Education  |   July 2020
Stress Management Training Improves Overall Performance during Critical Simulated Situations: A Prospective Randomized Controlled Trial
Author Notes
  • From the Departments of Anesthesia and Intensive Care, Hospices Civils of Lyon, Lyon, France (F.S., G.P., D.C., J.-J.L., T.R., M.L.); Departments of Anesthesia and Intensive Care, Grenoble Alpes University Hospital, Grenoble, France (J.-N.E.); Institute of Biomedical Research, Armies’ Health Service, Bretigny sur Orge, France (D.C., M.T., F.C.); Desgenettes Hospital, Armies’ Health Service, Lyon, France (M.B.); Seventh Medical Center of the Armies of Lyon, 76th Medical Antenna of Varces, Varces, France (A.G.-L.); Claude Bernard Lyon 1 University, high fidelity medical simulation center (CLESS; Centre Lyonnais d’Enseignement par Simulation en Santé), SAMSEI, Lyon, France (D.C., J.-J.L., T.R., M.L.); Health Data Department, Hospices Civils of Lyon, Lyon, France (A.D.); Claude Bernard Lyon 1 University, Health Services and Performance Research Lab (EA 7425 HESPER), Lyon, France (A.D., J.-J.L., M.L.); EA 7426 “Pathophysiology of Injury-Induced Immunosuppression” (Pi3), Claude Bernard Lyon 1 University-Biomérieux-Hospices Civils of Lyon, Lyon, France (T.R.); and Val-de-Grâce School, Paris, France (M.T., F.C.).
  • The first results of this study were presented at the 2017, 2018, and 2019 annual meetings of the French Society of Anesthesiology and Critical Care Medicine (SFAR; Paris, France) on September 23, 2017, September 29, 2018, and September 20, 2019, respectively, in Paris, France.
    The first results of this study were presented at the 2017, 2018, and 2019 annual meetings of the French Society of Anesthesiology and Critical Care Medicine (SFAR; Paris, France) on September 23, 2017, September 29, 2018, and September 20, 2019, respectively, in Paris, France.×
  • Submitted for publication September 11, 2019. Accepted for publication February 28, 2020. Published online first on April 16, 2020. Published online first on April 16, 2020.
    Submitted for publication September 11, 2019. Accepted for publication February 28, 2020. Published online first on April 16, 2020. Published online first on April 16, 2020.×
  • Address correspondence to Dr Lilot: Département d’anesthésie, Hôpital Femme Mère Enfant, Hospices Civils de Lyon, 59 Boulevard Pinel, 69500 Bron, France. marclilot@hotmail.com. Information on purchasing reprints may be found at www.anesthesiology.org or on the masthead page at the beginning of this issue. Anesthesiology’s articles are made freely accessible to all readers, for personal use only, 6 months from the cover date of the issue.
Article Information
Education / Central and Peripheral Nervous Systems / Critical Care / Education / CPD / Respiratory System
Education   |   July 2020
Stress Management Training Improves Overall Performance during Critical Simulated Situations: A Prospective Randomized Controlled Trial
Anesthesiology 7 2020, Vol.133, 198-211. doi:https://doi.org/10.1097/ALN.0000000000003287
Anesthesiology 7 2020, Vol.133, 198-211. doi:https://doi.org/10.1097/ALN.0000000000003287
Abstract

Background: High-fidelity simulation improves participant learning through immersive participation in a stressful situation. Stress management training might help participants to improve performance. The hypothesis of this work was that Tactics to Optimize the Potential, a stress management program, could improve resident performance during simulation.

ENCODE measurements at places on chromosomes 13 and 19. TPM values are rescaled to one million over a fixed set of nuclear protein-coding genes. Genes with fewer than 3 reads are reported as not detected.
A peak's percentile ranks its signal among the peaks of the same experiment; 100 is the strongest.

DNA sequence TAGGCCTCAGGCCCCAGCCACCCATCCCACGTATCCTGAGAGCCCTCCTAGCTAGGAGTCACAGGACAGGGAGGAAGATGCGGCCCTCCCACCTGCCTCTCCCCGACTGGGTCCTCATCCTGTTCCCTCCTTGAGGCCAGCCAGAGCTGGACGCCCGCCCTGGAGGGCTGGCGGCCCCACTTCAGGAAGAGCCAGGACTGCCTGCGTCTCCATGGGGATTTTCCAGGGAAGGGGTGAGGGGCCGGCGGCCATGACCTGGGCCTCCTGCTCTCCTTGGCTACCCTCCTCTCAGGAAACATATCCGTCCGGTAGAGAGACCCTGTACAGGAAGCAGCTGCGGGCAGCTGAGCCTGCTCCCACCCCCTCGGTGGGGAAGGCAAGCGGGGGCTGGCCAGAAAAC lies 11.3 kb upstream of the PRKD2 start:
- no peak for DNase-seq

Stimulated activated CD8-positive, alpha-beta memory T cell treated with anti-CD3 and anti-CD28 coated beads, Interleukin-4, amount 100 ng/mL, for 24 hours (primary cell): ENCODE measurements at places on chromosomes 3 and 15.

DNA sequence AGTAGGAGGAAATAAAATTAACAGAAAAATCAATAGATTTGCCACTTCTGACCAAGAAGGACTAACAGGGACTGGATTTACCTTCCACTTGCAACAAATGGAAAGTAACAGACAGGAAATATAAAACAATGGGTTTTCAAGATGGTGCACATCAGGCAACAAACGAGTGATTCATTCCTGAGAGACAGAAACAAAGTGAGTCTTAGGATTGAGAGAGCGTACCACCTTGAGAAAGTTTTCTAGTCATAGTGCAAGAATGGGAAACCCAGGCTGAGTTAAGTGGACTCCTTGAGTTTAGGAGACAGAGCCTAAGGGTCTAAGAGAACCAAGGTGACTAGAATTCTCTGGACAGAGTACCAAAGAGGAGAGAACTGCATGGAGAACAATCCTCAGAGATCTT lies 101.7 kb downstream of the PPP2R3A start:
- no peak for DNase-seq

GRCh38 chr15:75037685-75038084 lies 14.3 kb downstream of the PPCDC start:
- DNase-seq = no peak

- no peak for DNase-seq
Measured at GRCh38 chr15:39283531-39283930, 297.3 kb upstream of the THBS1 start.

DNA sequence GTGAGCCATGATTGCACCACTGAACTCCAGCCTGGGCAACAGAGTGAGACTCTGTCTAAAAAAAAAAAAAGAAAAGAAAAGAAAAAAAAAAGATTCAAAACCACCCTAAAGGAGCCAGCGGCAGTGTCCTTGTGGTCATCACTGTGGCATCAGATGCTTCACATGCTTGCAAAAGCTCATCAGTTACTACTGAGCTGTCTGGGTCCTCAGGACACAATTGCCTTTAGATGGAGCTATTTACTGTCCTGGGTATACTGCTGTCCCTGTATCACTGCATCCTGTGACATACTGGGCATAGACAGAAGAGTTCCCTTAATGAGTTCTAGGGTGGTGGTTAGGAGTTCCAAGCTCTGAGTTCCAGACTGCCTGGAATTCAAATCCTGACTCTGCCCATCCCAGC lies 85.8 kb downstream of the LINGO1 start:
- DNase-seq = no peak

Methods: Residents participating in high-fidelity simulation were randomized into two parallel arms (Tactics to Optimize the Potential or control) and actively participated in one scenario. Only residents from the Tactics to Optimize the Potential group received specific training a few weeks before simulation and a 5-min reactivation just before beginning the scenario. The primary endpoint was the overall performance during simulation measured as a composite score (from 0 to 100) combining a specific clinical score with two nontechnical scores (the Ottawa Global Rating Scale and the Team Emergency Assessment Measure scores) rated for each resident by four blinded independent investigators. Secondary endpoints included stress level, as assessed by the Visual Analogue Scale during simulation.

Results: Of the 134 residents randomized, 128 were included in the analysis. The overall performance (mean ± SD) was higher in the Tactics to Optimize the Potential group (59 ± 10) as compared with controls ([54 ± 10], difference, 5 [95% CI, 1 to 9]; P = 0.010; effect size, 0.50 [95% CI, 0.16 to 0.91]). After specific preparation, the median Visual Analogue Scale was 17% lower in the Tactics to Optimize the Potential group (52 [42 to 64]) than in the control group (63 [50 to 73]; difference, −10 [95% CI, −16 to −3]; P = 0.005; effect size, 0.44 [95% CI, 0.26 to 0.59].

Conclusions: Residents coping with simulated critical situations who have been trained with Tactics to Optimize the Potential showed better overall performance and a decrease in stress level during high-fidelity simulation. The benefits of this stress management training may be explored in actual clinical settings, where a 5-min Tactics to Optimize the Potential reactivation is feasible prior to delivering a specific intervention.

Editor’s Perspective:

What We Already Know about This Topic:

  • Stress may be associated with impaired performance on cognitive tasks

  • Stress management training may lead to a reduced response to stress

What This Article Tells Us That Is New:

  • Stress management training may improve performance among trainees subjected to a stressful simulated clinical environment